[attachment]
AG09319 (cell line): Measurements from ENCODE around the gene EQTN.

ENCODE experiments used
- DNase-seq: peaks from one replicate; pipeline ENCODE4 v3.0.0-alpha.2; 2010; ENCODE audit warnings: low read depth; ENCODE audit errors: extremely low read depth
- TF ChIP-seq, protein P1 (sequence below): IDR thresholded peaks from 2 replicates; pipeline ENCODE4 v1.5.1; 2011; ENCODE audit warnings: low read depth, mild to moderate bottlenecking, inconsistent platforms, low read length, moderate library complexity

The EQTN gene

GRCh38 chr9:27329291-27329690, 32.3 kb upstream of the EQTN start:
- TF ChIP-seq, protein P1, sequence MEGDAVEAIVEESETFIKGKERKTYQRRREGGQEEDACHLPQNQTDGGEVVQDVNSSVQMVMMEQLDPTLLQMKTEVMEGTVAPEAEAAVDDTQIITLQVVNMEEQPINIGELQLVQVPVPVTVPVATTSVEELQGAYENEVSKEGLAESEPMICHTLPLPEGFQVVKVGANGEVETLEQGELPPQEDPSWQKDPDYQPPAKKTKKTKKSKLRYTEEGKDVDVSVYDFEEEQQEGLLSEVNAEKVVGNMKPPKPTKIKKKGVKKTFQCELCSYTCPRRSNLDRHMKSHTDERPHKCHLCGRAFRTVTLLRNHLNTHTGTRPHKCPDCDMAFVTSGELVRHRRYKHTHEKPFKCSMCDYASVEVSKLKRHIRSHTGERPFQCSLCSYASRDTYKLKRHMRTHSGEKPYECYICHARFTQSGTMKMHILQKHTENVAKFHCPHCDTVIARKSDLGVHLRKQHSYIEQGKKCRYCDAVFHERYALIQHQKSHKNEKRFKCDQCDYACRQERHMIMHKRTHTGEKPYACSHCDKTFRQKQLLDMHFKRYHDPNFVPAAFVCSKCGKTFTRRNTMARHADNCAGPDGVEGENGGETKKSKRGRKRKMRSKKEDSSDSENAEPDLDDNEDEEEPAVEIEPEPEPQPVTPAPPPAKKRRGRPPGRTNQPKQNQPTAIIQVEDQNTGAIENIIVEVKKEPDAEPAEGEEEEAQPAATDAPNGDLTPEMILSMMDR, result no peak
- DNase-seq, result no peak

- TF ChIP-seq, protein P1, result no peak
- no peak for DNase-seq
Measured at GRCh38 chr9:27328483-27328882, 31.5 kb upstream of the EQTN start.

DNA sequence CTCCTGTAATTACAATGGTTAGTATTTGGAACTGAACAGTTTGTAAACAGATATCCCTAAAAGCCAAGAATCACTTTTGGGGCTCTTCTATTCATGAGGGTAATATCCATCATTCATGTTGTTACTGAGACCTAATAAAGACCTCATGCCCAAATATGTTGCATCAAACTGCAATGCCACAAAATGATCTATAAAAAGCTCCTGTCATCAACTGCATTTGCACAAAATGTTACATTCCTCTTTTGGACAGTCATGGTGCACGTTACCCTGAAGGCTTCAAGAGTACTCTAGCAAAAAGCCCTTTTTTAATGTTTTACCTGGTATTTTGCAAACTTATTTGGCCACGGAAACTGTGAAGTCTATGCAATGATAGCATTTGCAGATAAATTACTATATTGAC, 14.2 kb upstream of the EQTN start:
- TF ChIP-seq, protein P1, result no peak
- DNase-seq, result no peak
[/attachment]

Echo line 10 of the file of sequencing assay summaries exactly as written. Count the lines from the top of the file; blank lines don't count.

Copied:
- no peak for DNase-seq